For a full research review and history of VAM's origin and growth in Tennessee, see The Mismeasure of Education (Horn & Wilburn, 2013).

    From the back cover of this book:

    REVIEWSâ¨
    "When the Obama Administration decided to spend the billions it got for schools as part of the stimulus package to launch the Race to the Top program and the NCLB waivers, forcing many states to adopt teacher evaluation based on changes in student test scores, leading experts warned that this "value added" system did not have a reliable scientific basis and would often lead to false conclusions. This sobering and important study of the long experience with this system in Tennessee (where it was invented) shows that it did not work, was unfair, and took attention away from other more fundamental issues." Gary Orfield Distinguished Research Professor, UCLA, Co-Director, Civil Rights Project/Proyecto Derechos Civiles, UCLA â¨

    "If The Mismeasure of Education offered only its penetrating new look at Conant and Coleman, it would be worth the price. But that's just the beginning. Horn and Wilburn uncover the obsessive instrumentalist quantification and apocalyptic rhetoric soapboxed by both liberal and conservative political elites. Their autopsy of value-added accountability reveals the pathology of ed reform's claim about teachers not being good enough for the global economy." Susan Ohanian Educator, Author, Activist â¨â¨

    "A well-researched (and frightening) look at examples of shameful pseudoscience in America, the latest manifestation of which is value-added assessment for determining teacher competency... A well-documented and thorough analysis, inescapably leading to the conclusion that student test data cannot be used to determine teacher effectiveness. A must read for policy makers enamored of the idea that value added assessments will do what is claimed for them. They do not!....An excellent and scholarly history of how we got to an educational-testing/industrial complex, now promoting invalid assessment strategies that are transforming education, but not for the better. A scary book that should be thoughtfully read by those who value America's greatest invention, the public schools." David Berliner Regents' Professor Emeritus, Arizona State University â¨â¨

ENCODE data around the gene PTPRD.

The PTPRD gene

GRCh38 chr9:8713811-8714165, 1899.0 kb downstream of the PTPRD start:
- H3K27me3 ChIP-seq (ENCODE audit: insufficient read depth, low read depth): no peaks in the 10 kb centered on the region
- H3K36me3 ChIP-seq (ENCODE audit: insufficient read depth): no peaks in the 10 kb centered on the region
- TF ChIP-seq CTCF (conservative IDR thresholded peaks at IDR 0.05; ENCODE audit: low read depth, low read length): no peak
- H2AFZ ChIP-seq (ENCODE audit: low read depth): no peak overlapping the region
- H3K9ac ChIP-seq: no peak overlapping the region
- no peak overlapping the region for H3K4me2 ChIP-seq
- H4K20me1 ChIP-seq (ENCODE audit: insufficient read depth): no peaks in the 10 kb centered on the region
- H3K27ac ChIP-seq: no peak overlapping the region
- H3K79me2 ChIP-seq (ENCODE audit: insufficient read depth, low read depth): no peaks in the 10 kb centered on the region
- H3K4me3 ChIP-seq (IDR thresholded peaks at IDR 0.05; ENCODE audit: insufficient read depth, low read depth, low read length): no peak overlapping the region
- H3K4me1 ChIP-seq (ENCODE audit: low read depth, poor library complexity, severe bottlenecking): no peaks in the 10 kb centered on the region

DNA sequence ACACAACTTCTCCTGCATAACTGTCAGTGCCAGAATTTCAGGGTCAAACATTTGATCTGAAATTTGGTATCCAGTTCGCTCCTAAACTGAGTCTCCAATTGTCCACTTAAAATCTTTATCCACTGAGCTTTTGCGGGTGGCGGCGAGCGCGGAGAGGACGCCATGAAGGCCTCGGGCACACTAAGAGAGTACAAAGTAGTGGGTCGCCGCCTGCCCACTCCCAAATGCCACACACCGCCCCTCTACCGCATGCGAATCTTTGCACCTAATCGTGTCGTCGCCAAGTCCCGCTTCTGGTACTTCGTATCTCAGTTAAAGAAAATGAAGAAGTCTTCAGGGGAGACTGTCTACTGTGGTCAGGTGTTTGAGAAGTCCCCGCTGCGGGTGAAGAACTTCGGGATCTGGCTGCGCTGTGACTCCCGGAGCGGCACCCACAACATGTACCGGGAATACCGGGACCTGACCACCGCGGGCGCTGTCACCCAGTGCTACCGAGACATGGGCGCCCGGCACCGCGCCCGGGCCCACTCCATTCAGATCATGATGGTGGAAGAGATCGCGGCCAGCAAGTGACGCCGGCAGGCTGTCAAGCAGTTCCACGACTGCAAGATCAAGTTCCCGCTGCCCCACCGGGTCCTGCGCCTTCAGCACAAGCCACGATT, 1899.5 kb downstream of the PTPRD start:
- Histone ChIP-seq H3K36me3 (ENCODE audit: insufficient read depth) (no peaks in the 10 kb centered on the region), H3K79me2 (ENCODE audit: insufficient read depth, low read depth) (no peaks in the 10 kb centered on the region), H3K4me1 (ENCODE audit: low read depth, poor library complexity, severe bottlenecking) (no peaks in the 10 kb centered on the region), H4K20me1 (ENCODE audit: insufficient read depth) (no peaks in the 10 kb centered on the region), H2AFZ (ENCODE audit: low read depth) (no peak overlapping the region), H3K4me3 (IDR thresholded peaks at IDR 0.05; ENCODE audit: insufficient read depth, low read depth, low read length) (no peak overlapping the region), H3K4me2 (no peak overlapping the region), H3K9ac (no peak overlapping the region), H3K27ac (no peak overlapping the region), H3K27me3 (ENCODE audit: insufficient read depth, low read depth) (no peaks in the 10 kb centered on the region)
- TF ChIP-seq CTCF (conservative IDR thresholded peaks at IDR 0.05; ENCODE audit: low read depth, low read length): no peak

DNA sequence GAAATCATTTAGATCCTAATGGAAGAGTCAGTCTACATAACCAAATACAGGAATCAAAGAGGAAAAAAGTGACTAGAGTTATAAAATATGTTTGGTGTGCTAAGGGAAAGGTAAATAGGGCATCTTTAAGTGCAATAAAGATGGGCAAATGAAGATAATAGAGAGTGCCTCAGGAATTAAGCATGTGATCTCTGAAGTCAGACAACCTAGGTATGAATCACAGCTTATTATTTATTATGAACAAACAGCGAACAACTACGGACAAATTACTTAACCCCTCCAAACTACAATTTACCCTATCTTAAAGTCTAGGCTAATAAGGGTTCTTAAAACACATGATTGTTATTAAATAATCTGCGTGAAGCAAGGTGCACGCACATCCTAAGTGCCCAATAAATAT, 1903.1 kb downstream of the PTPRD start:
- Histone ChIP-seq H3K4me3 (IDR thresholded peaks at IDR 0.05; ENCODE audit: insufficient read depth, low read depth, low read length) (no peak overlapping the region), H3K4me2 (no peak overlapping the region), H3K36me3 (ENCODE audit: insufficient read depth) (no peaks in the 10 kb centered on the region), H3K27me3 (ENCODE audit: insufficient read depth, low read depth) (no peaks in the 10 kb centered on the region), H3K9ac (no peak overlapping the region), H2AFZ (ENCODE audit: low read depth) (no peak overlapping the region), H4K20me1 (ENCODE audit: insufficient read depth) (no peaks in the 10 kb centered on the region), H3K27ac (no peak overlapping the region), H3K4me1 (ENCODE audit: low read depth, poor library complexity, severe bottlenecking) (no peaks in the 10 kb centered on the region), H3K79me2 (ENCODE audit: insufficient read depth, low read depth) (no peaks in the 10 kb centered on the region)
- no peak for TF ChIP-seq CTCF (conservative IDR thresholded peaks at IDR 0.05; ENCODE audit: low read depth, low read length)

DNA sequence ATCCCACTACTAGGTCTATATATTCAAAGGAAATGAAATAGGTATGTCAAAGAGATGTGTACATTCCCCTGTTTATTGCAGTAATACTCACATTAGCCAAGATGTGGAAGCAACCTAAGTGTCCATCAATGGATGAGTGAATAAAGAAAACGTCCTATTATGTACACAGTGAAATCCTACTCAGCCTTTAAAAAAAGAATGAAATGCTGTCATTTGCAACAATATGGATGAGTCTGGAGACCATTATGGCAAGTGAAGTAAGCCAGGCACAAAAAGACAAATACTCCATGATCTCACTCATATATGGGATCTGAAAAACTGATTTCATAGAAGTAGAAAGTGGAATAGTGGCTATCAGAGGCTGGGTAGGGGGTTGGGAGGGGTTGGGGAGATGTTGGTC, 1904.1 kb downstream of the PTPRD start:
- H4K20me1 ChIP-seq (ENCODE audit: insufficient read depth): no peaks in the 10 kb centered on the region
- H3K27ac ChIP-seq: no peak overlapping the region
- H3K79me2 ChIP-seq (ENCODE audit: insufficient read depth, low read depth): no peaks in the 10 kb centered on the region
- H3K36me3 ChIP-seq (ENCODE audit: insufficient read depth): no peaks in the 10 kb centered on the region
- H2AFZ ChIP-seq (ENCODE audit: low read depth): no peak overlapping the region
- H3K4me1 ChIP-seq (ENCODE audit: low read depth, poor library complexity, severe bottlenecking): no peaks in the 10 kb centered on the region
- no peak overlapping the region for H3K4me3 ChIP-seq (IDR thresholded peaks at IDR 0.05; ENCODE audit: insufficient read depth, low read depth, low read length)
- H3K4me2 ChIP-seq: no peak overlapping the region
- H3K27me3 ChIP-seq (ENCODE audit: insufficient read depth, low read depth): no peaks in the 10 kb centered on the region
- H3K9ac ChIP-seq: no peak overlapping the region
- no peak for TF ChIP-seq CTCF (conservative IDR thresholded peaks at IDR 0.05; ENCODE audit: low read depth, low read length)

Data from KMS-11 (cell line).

"The Mismeasure of Education is a magnificent work, an elegantly written, brilliantly argued and erudite exposition on why the "what," "how" and "why" of effective teaching cannot be adequately demonstrated by sets of algorithms spawned in the ideological laboratories of scientific management at the behest of billionaire investors... This book will serve as a sword of Damocles, hanging over the head of the nation's educational tribunals and their adsentatores, ingratiators and sycophants in the business community... The Mismeasure of Education will have a profound resonance with those who are fed up with the hijacking of our nation's education system. This is a book that must be read by everyone interested in the future of our schools. It is a book that advocates real educational justice, for student, teachers, administrators and the public; it is informed by impressive scholarship and compelling argument. It is surely to become a classic work." Peter McLaren Professor, GSEIS, University of California, Los Angeles, Distinguished Fellow in Critical Studies, Chapman University

    — Jim Horn
    Schools Matter
    November 14, 2015
    http://www.schoolsmatter.info/2015/11/aera-concludes-facts-are-factual-about.html?utm_source=feedburner&utm_medium=email&utm_campaign=Feed%3A+schoolsm